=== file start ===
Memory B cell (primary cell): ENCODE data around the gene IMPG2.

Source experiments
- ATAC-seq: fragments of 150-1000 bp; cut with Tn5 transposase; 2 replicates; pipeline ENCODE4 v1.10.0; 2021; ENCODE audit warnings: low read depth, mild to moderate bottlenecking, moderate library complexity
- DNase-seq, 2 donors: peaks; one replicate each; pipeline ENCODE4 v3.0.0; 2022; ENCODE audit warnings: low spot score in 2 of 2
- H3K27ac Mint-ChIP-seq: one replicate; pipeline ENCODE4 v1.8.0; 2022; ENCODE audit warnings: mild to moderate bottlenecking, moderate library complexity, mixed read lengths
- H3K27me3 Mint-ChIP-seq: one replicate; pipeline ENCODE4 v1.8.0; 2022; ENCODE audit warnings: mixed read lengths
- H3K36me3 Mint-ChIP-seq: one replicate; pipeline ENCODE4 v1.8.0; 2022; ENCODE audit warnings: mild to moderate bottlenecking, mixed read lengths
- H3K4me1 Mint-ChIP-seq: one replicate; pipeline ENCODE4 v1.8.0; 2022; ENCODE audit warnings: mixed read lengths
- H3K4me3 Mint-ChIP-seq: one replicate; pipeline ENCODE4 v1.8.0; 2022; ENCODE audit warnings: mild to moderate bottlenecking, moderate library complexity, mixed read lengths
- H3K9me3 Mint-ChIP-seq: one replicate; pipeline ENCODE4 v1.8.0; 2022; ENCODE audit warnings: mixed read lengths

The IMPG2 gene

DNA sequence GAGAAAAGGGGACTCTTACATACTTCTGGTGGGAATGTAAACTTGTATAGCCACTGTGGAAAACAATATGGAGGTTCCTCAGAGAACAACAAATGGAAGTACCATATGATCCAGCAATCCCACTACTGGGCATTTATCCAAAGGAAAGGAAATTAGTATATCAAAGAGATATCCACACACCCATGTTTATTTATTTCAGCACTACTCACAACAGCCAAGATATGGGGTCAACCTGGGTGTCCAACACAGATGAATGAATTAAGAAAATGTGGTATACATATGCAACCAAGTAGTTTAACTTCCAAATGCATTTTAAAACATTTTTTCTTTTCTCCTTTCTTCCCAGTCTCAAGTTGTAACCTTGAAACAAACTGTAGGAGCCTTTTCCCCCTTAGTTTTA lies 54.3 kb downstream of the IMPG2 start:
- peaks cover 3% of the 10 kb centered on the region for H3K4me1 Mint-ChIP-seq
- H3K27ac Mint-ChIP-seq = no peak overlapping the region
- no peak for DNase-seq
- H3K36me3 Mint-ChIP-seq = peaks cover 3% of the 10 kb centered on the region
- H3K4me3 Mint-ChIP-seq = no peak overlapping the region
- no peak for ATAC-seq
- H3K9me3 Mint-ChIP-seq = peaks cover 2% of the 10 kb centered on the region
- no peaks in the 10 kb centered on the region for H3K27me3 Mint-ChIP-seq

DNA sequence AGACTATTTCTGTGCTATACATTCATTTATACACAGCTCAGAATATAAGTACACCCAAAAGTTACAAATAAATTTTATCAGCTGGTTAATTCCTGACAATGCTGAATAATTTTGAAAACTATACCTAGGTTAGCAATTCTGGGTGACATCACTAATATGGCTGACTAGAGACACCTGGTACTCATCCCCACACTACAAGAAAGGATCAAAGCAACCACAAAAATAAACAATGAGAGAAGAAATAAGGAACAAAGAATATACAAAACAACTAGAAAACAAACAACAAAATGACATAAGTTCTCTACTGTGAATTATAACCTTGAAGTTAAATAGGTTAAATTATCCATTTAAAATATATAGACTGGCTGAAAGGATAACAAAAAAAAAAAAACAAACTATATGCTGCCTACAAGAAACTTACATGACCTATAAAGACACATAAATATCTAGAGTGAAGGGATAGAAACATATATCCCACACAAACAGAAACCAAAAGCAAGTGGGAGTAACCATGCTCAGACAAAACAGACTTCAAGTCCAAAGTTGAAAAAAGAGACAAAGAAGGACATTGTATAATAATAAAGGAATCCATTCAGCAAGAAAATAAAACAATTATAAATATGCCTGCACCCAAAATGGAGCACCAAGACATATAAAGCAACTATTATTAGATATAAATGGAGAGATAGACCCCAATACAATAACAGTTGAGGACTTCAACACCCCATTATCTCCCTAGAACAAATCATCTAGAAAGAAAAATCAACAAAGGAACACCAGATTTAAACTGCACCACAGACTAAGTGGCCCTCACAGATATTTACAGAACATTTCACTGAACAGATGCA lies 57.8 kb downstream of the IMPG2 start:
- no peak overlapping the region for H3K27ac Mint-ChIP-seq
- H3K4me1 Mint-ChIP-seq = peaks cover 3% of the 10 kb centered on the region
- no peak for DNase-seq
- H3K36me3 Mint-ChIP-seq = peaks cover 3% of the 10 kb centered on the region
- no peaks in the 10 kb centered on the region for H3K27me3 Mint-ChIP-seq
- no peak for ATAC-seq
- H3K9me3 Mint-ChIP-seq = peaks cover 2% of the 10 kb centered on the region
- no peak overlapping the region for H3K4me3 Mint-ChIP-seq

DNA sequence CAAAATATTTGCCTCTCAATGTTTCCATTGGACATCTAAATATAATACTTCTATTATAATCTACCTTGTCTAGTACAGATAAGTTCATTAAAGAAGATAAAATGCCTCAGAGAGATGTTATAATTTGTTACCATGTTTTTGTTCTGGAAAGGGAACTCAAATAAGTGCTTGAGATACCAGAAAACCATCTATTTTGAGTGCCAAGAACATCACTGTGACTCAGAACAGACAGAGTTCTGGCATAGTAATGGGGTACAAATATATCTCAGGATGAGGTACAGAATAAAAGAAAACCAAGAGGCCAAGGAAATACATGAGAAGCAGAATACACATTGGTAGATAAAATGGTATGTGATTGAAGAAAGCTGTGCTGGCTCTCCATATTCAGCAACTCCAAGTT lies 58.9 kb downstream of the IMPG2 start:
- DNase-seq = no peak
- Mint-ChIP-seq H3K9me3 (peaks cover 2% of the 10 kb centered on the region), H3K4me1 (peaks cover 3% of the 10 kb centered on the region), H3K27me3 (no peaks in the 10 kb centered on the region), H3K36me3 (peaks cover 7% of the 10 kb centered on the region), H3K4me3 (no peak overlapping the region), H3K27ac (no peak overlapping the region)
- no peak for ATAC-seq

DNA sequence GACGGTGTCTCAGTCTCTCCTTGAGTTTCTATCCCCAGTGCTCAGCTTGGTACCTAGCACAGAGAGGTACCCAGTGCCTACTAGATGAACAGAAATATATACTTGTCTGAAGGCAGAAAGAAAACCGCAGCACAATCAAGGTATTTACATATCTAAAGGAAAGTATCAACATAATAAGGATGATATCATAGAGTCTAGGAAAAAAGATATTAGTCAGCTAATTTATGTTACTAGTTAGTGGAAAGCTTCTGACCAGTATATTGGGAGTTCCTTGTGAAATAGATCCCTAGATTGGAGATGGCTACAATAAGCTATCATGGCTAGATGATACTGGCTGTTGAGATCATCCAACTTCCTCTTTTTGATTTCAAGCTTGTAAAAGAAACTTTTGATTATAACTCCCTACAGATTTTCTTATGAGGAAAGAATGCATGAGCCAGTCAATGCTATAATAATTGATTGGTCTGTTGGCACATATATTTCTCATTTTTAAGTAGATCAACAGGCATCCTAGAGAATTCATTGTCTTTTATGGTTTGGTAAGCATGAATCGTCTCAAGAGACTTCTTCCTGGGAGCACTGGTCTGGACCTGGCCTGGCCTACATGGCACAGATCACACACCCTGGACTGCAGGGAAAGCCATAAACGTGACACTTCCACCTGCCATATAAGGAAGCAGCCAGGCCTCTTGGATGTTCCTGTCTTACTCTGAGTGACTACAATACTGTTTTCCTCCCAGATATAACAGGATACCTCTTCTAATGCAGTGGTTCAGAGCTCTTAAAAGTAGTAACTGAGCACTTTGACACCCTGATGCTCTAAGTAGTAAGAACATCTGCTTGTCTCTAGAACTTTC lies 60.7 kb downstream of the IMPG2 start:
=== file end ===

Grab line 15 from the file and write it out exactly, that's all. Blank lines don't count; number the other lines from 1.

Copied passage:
- no peak for DNase-seq